Back to top

Process Overview 

The following information provides a general overview of the boundary adjustment process at the Office of Administrative Hearings.

Statutes and Rules

The following statutes and rules are commonly used and referred to throughout the duration of a municipal boundary adjustment proceeding:

Minnesota Statutes, chapter 414

Minnesota Rules, chapter 6000
 

Initiating Documents

For all docketed proceedings, initiating documents and fees are received and reviewed for statutory compliance. The Municipal Boundary Adjustment Unit provides sample forms for a several types of boundary adjustments.
 

Proceedings Without a Hearing

For proceedings that do not require a hearing, the Chief Administrative Law Judge reviews the filing and issues orders when all statutory criteria are met.

Hearing Proceedings

Hearing proceedings include proposed boundary adjustments filed under any section of Chapter 414 that requires a hearing or where a hearing is triggered by the receipt of a timely objection. A hearing must be held within 30 to 60 days from receipt of the initiating documents or a timely objection. Legal notice must be published for two weeks in a row prior to the hearing. An order on the proceeding must be issued no later than one year from the date of the first hearing. The decision deadline may be extended for a fixed additional period upon consent of all parties of record. Parties are responsible for the costs of the hearing pursuant to Minn. Stat. § 414.12, subd. 3.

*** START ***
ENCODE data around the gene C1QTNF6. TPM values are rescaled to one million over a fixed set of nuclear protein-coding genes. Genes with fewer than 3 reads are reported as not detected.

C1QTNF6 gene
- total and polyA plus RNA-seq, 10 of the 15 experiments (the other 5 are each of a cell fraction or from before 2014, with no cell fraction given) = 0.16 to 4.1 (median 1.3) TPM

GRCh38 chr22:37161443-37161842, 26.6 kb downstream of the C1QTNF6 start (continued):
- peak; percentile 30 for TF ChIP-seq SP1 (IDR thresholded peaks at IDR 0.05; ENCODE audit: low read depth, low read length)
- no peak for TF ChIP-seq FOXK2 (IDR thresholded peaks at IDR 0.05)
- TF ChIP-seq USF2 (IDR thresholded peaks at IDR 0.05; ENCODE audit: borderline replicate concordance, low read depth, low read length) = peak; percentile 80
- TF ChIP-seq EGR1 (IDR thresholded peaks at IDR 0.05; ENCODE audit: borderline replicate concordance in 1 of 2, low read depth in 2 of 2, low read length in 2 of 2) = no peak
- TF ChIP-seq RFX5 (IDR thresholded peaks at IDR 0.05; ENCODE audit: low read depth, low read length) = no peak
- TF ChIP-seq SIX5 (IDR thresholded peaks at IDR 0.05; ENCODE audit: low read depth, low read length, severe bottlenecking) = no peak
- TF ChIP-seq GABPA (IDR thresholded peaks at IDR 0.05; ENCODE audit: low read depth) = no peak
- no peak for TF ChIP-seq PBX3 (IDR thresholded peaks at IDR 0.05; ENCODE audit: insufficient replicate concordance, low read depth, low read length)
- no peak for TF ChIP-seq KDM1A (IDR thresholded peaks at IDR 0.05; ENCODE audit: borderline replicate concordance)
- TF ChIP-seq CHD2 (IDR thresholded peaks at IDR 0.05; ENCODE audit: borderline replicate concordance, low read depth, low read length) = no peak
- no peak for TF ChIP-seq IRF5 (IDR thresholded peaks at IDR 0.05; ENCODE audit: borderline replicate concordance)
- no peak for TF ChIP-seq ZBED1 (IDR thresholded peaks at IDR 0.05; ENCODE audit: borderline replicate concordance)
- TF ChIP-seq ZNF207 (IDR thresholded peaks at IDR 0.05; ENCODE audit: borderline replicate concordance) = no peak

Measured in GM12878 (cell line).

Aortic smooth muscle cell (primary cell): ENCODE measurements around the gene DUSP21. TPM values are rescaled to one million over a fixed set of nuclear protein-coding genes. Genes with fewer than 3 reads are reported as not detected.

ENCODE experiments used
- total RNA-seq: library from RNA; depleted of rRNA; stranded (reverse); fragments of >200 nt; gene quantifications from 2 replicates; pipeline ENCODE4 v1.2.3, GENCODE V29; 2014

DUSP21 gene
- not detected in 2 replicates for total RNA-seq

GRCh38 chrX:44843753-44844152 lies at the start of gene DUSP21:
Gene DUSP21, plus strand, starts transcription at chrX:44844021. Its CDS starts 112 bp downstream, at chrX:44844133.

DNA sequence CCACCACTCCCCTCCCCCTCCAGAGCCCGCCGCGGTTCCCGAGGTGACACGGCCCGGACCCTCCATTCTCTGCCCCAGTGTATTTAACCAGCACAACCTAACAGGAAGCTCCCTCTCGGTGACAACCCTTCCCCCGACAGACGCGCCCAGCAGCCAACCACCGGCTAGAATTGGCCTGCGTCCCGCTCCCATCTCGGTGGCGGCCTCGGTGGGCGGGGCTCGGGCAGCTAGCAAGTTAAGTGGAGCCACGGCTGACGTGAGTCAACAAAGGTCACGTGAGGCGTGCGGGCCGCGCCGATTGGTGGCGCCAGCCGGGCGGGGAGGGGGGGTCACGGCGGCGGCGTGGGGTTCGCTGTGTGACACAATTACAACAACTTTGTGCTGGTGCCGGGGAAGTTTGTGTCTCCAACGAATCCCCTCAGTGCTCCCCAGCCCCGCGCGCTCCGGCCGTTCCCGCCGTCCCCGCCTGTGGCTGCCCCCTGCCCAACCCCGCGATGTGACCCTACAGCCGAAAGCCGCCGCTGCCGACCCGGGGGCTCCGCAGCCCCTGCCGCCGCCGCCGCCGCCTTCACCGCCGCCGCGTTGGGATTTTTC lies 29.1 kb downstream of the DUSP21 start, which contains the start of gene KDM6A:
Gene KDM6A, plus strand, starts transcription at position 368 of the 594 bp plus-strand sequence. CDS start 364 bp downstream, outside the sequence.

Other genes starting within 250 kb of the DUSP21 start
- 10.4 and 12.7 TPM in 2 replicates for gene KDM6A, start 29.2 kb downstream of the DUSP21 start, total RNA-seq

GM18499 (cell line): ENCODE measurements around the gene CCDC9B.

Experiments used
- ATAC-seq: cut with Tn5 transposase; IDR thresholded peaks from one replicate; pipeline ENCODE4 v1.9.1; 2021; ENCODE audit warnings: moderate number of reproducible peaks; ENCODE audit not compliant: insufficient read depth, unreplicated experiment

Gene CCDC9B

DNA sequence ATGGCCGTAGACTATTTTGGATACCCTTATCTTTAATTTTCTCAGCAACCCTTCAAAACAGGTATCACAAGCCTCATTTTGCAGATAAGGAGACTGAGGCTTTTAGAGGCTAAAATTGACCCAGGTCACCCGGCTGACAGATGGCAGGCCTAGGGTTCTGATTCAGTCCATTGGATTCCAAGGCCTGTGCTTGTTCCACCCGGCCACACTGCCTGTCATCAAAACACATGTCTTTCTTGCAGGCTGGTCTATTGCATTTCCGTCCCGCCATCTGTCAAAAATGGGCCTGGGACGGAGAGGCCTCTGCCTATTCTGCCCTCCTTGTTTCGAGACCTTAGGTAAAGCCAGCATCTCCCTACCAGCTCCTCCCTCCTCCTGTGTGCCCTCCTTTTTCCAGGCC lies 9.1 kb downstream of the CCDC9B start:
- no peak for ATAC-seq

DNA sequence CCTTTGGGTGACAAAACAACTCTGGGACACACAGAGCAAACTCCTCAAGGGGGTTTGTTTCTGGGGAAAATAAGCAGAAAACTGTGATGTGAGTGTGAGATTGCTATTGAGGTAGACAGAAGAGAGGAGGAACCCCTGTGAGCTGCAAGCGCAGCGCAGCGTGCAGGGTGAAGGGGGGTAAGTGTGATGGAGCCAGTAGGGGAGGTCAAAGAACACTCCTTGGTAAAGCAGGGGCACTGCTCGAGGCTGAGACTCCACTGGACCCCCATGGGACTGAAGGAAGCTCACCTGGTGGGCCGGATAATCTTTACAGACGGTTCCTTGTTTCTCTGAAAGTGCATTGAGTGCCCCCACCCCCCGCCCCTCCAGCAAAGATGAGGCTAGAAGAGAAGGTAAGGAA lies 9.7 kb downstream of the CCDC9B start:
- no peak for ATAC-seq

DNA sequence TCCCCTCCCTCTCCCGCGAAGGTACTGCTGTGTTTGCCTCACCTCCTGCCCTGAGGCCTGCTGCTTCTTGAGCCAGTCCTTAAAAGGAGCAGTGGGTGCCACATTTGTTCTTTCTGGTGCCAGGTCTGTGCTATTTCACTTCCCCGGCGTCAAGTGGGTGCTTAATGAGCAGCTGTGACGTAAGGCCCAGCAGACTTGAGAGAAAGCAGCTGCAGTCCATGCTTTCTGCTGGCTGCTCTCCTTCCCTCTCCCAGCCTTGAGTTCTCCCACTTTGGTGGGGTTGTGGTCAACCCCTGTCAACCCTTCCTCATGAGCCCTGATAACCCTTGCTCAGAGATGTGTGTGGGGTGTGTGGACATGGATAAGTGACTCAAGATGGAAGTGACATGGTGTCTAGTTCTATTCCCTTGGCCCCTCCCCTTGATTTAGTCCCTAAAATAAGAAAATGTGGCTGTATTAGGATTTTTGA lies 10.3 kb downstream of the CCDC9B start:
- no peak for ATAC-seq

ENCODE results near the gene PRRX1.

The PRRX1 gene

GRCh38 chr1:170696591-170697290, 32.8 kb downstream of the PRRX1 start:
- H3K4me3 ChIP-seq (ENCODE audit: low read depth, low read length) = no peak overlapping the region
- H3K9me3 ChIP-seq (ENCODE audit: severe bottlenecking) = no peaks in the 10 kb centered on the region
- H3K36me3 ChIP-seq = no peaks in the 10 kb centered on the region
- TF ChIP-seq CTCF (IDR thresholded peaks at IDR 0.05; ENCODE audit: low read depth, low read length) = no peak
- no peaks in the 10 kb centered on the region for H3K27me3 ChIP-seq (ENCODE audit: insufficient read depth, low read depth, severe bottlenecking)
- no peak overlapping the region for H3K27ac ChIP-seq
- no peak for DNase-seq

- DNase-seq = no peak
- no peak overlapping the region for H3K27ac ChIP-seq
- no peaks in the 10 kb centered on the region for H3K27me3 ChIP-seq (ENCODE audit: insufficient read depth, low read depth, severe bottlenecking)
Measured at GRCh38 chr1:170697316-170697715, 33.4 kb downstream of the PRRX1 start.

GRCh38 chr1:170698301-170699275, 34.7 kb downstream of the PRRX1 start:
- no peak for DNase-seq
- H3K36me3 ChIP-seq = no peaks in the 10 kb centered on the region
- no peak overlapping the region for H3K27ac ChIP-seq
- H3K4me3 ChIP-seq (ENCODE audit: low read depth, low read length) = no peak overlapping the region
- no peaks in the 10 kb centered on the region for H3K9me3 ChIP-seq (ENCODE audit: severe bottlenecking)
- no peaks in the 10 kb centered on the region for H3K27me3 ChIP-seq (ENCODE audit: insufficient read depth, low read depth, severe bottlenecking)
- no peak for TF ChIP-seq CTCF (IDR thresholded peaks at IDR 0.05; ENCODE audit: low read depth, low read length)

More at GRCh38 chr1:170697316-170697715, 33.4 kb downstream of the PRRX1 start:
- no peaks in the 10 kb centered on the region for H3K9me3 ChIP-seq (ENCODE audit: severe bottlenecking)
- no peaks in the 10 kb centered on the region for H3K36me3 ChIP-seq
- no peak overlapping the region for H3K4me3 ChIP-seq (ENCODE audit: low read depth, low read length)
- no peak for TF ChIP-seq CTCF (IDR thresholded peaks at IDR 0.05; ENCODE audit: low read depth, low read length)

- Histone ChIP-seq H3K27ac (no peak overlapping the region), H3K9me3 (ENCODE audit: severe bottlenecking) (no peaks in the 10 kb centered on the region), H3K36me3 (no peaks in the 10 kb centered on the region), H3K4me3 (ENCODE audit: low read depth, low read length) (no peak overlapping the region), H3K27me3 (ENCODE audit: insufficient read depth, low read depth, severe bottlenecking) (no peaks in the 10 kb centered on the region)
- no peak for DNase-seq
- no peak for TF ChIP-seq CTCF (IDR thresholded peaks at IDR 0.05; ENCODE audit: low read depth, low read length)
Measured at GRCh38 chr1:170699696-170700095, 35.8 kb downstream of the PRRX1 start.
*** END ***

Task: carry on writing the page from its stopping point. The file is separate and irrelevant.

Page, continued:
Dispute Resolution

Prior to the first hearing, the Chief Administrative Law Judge may require boundary adjustment disputes be addressed by alternative dispute resolution processes. Minn. Stat. § 414.01, subd. 16, requires parties to meet locally at least three times during a 60-day period and report back the results of those meetings. Extension of this time period may be granted if circumstances warrant. Mediation in which a neutral third party facilitates a settlement may be invoked, either at the outset of a file or after meetings prove unsuccessful. The parties may contract for mediation services provided by the Office of Administrative Hearings or choose a mediator on their own. If parties disagree on mediation preferences, an administrative law judge from the Office of Administrative Hearings will be assigned as the mediator. Parties are responsible for the costs of mediation pursuant to Minn. Stat. § 414.12, subd. 3.

Appeals

Pursuant to Minn. Stat. § 414.07, an appeal may be filed with the district court in the county in which the majority of the affected area is located.